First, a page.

{
        return buttons;
    }
    if buttons is a member variable, or

    Code:
    std::vector<sf::Text> notepad::RetrieveButtons()
    {
    	sf::Text blah(...); // Initialize and do stuff with blah
    	return blah;
    }
    if your buttons is a local variable.

    If this doesn't work, then what is the error?
    It is possible that the object type (sf::Text) cannot be copied (and not moved), and if that is the case, the later may not work.
    Quote Originally Posted by Adak View Post
    io.h certainly IS included in some modern compilers. It is no longer part of the standard for C, but it is nevertheless, included in the very latest Pelles C versions.
    Quote Originally Posted by Salem View Post
    You mean it's included as a crutch to help ancient programmers limp along without them having to relearn too much.

    Outside of your DOS world, your header file is meaningless.

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    Quote Originally Posted by Elysia View Post
    Well, it would be something like

    Code:
    const std::vector<sf::Text>& notepad::RetrieveButtons()
    {
        return buttons;
    }
    if buttons is a member variable, or

    Code:
    std::vector<sf::Text> notepad::RetrieveButtons()
    {
        sf::Text blah(...); // Initialize and do stuff with blah
        return blah;
    }
    if your buttons is a local variable.

    If this doesn't work, then what is the error?
    It is possible that the object type (sf::Text) cannot be copied (and not moved), and if that is the case, the later may not work.
    The first code you provided worked fine without any errors.

    However, may I ask why you moved the address symbol (&)? (from the return statement to the function type information)

    Thanks.
    Last edited by Justin H; 12-05-2012 at 04:06 PM.

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    C++まいる!Cをこわせ! Elysia's Avatar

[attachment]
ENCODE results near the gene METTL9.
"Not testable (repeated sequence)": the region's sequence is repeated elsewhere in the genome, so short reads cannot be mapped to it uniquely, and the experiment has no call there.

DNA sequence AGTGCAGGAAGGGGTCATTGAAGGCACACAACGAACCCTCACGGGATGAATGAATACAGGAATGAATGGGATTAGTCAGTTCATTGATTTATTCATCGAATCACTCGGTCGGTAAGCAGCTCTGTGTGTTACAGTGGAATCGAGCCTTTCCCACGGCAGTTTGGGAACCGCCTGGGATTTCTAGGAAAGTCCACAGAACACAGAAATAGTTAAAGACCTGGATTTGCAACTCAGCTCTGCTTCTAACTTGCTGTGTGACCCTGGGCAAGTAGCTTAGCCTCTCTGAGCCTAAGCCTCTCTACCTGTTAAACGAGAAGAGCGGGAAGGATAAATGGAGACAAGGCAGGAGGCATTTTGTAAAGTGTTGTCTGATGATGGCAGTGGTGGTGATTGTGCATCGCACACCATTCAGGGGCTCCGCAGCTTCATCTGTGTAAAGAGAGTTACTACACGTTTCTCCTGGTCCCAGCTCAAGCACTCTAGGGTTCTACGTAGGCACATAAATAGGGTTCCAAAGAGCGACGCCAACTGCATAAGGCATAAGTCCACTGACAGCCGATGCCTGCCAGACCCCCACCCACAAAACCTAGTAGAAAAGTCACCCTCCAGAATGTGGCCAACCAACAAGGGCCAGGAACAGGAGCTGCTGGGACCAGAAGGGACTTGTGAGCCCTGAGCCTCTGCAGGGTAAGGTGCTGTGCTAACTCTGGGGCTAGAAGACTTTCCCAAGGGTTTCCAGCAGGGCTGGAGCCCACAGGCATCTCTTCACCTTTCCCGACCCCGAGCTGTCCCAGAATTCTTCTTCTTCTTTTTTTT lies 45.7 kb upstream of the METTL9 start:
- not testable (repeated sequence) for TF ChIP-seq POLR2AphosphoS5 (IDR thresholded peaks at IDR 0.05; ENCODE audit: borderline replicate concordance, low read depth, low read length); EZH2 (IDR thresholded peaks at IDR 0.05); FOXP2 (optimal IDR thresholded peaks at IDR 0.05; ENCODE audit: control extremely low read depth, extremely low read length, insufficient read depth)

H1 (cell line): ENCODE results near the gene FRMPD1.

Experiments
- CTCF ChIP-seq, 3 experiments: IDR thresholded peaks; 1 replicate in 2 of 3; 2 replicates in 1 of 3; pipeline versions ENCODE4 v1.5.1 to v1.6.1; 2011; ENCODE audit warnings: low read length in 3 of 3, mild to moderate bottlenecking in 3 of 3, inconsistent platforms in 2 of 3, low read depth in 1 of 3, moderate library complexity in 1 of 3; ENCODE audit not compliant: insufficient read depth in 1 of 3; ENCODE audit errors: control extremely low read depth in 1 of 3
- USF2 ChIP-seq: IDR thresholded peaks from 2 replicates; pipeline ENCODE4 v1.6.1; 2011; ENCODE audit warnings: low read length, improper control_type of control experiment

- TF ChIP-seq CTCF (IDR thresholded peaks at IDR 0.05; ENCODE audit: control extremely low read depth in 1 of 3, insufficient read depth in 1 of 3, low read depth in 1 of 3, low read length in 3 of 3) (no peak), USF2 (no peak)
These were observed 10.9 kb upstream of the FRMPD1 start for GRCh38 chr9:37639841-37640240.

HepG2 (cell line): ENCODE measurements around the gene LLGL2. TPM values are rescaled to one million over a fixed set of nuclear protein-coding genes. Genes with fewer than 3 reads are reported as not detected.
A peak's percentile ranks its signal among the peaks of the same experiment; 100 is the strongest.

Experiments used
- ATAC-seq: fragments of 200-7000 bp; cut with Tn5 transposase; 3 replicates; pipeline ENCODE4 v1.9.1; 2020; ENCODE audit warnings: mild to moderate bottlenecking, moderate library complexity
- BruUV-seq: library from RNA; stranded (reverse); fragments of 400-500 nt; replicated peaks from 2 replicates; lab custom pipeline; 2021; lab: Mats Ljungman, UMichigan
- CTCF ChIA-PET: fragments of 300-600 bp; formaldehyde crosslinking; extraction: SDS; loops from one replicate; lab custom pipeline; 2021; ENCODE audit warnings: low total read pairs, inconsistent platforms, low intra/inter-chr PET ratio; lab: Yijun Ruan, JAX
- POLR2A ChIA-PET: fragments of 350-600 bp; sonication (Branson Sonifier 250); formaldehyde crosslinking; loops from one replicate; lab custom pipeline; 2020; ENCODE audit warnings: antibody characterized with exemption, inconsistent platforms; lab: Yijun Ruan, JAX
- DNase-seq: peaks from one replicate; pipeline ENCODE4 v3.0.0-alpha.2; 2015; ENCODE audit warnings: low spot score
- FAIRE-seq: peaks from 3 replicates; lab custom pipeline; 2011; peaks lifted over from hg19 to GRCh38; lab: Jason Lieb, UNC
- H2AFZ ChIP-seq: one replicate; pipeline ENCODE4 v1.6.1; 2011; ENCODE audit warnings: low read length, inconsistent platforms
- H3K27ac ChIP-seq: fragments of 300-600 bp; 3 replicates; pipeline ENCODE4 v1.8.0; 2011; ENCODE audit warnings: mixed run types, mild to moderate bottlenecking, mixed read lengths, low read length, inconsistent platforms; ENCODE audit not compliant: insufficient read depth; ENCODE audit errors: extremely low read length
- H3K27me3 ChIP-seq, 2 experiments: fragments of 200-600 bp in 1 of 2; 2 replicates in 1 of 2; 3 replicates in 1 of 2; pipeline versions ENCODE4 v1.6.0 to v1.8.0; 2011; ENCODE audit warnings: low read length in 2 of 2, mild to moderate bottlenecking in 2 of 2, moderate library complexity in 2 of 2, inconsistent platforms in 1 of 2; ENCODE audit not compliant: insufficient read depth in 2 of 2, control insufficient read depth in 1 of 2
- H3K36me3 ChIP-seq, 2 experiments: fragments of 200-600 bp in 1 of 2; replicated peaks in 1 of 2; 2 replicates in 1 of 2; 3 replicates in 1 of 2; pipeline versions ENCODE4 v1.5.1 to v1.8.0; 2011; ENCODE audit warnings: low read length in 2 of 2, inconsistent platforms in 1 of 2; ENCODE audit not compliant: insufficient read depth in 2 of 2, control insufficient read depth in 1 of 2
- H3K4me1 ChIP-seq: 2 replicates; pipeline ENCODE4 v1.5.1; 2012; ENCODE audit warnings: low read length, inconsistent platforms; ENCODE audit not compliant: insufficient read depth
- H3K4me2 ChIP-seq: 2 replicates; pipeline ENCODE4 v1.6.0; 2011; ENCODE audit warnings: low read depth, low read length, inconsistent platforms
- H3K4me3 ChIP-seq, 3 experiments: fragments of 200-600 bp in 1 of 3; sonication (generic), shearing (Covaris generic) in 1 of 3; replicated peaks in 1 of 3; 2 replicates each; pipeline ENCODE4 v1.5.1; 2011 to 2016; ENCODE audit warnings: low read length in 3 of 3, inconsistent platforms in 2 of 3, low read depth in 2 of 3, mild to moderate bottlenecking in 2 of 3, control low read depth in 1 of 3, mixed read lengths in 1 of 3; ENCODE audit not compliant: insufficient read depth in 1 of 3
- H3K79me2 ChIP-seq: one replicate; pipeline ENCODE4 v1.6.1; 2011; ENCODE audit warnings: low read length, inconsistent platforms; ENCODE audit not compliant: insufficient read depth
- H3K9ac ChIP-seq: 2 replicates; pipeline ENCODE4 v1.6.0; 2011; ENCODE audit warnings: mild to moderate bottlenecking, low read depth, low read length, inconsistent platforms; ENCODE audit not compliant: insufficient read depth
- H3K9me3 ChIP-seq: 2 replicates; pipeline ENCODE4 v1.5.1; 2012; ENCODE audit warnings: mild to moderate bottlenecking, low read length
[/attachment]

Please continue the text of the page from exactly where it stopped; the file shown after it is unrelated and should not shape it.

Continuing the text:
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    Quote Originally Posted by Justin H View Post
    However, may I ask why you moved the address symbol (&)? (from the return statement to the function type information)
    It's a reference. It's not the address symbol anymore.
    Quote Originally Posted by Adak View Post
    io.h certainly IS included in some modern compilers. It is no longer part of the standard for C, but it is nevertheless, included in the very latest Pelles C versions.
    Quote Originally Posted by Salem View Post
    You mean it's included as a crutch to help ancient programmers limp along without them having to relearn too much.

    Outside of your DOS world, your header file is meaningless.

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    Quote Originally Posted by Justin H View Post
    However, may I ask why you moved the address symbol (&)? (from the return statement to the function type information)
    It's used to indicate that the return type is a reference. The code is returning a constant reference to the Text vector, instread of a copy. It can be used just like a copy, but it more efficent in case. It's not a pointer type, so you don't need to use the & operator to create it.

    Reference types are also useful for passing parameters to functions.
    It is too clear and so it is hard to see.
    A dunce once searched for fire with a lighted lantern.
    Had he known what fire was,
    He could have cooked his rice much sooner.

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    Aha, thanks. This is a nice little feature.

    However, does this act just like a pointer? It's just not technically labeled as one?..

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    It acts as a pointer in that if the data refered by a refence is be changed, and this change can be seen using the reference, and non-const references can make changes to the original.

    However, syntatically, it is used just like a copy.
    Justin H likes this.
    It is too clear and so it is hard to see.
    A dunce once searched for fire with a lighted lantern.
    Had he known what fire was,
    He could have cooked his rice much sooner.

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    Quote Originally Posted by King Mir View Post
    It acts as a pointer in that if the data refered by a refence is be changed, and this change can be seen using the reference, and non-const references can make changes to the original.

    However, syntatically, it is used just like a copy.
    Ah, makes complete sense.

    Thanks.